“We’ve had some complaints like we’re communists and that COVID is a hoax and that we’re stealing parking,” Hidalgo said about some of the less-helpful complaints. “But we’ve also had complaints that the Russell Street barriers were up 24/7 when they’re only supposed to be up until 8 p.m. every night.”

Hidalgo said the volunteers have tried to take care of themselves in order to keep up community support for the program.

Like the Loisaida collective that came together to maintain community ownership of the open streets program and turn it into something that reflects the community values, Hidalgo said he was hoping the Greenpoint group could prove that community members were really interested in the car-free streets and extra outdoor room that the open streets program provides.

“I was inspired by the LES mission statement, that this should be a community statement, that these need to have community flair that shows that the community is passionate about them,” he said, pointing out that the painted barricades on Avenue B are also police sawhorses.

Management of the open streets around the city has been somewhat haphazard since the de Blasio administration relaunched it after its first attempt failed under the weight of massive police presence. The second attempt has relied more on community volunteers, neighborhood groups and local police precincts to set up the barricades, which has resulted in some successes but plenty of failures as well.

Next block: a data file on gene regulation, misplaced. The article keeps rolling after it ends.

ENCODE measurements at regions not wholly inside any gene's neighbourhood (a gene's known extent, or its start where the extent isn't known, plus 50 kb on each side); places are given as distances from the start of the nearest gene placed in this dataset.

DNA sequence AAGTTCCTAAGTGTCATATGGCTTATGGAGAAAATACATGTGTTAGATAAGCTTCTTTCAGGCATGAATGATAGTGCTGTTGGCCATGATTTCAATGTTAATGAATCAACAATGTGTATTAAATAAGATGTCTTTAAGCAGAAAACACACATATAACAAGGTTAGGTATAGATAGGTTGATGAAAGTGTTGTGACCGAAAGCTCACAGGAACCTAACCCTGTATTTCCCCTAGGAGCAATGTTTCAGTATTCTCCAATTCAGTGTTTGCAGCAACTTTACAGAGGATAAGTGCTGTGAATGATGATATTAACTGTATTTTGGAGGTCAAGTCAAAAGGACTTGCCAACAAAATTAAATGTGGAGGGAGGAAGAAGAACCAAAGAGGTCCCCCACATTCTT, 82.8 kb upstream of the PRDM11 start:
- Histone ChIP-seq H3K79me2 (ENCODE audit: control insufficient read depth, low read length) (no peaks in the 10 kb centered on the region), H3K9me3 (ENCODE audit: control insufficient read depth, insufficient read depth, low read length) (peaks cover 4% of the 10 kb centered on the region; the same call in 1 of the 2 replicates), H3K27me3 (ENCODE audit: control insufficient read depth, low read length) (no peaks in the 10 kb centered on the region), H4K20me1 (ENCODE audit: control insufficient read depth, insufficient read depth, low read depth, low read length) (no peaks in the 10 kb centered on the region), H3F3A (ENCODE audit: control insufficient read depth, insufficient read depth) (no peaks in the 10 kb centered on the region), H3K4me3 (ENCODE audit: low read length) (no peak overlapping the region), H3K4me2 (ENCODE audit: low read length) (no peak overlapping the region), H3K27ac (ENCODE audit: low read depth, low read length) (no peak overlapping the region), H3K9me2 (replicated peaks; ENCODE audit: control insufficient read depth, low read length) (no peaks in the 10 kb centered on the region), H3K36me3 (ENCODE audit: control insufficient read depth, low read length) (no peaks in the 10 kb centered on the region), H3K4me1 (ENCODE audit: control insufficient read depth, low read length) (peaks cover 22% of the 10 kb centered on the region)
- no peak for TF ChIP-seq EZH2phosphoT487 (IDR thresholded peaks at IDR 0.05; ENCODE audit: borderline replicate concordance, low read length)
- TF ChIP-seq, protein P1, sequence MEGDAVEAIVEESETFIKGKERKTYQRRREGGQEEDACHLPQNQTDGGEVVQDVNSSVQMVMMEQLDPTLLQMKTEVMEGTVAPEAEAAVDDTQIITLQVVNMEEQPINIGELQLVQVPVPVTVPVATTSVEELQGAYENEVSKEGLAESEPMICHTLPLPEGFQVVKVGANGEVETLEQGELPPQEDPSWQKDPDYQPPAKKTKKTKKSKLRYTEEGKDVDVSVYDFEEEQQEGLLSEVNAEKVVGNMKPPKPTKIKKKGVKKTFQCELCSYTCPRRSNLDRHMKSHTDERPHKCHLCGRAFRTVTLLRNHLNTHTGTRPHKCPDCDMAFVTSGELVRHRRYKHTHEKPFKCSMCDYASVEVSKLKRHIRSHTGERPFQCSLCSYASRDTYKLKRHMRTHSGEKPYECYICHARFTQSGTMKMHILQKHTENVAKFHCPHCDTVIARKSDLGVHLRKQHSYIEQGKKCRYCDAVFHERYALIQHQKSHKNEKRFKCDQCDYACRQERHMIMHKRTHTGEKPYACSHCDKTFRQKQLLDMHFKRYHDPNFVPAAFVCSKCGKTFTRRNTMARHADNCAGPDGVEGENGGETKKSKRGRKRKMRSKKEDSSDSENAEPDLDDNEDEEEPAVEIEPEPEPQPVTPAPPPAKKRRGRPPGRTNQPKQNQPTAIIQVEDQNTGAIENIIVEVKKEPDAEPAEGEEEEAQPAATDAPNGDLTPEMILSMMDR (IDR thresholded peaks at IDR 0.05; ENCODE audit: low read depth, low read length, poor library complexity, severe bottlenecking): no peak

In Sunnyside, neighborhood residents have so deeply embraced the open street on 34th Avenue between 69th Street and Junction Blvd. that local elected officials want to keep permanently. But as Sasha Aickin discovered when he toured Brooklyn’s open streets, less than half of the listed open streets he visited in that borough were even set up. [A map of all the city’s open streets can be seen here.]

The mayor has also bent to the will of drivers in the Bronx and gave up on the Rhinelander Avenue open street entirely, after a few complaints from community members who said they wanted to drive. City residents have also complained that the NYPD has been inconsistent about placing barricades that officers are responsible for, either neglecting to put the barriers up entirely or placing the barricades down after the 8 a.m. start time for the open streets. Adams said that she was somewhat frustrated by the rollout of the program, which she thinks could have been given more resources from the outset.

“There wasn’t the investment at the outset that would have been good for the growth of the program, or a clear process for how to do this as a neighborhood,” she said. “I’m a big proponent of this, but it does take work.” Adams suggested that the city could have given community groups sawhorses to paint in order to avoid the appearance of damaging NYPD property.

The open streets volunteers are scheduled to0 meet with the 94th Precinct’s community affairs unit on Tuesday, but Hidalgo remains frustrated that the precinct only perked up once it was being shown up.

“Only now when we’ve taken up the slack are they saying, ‘We want to have a conversation,'” said Hidalgo.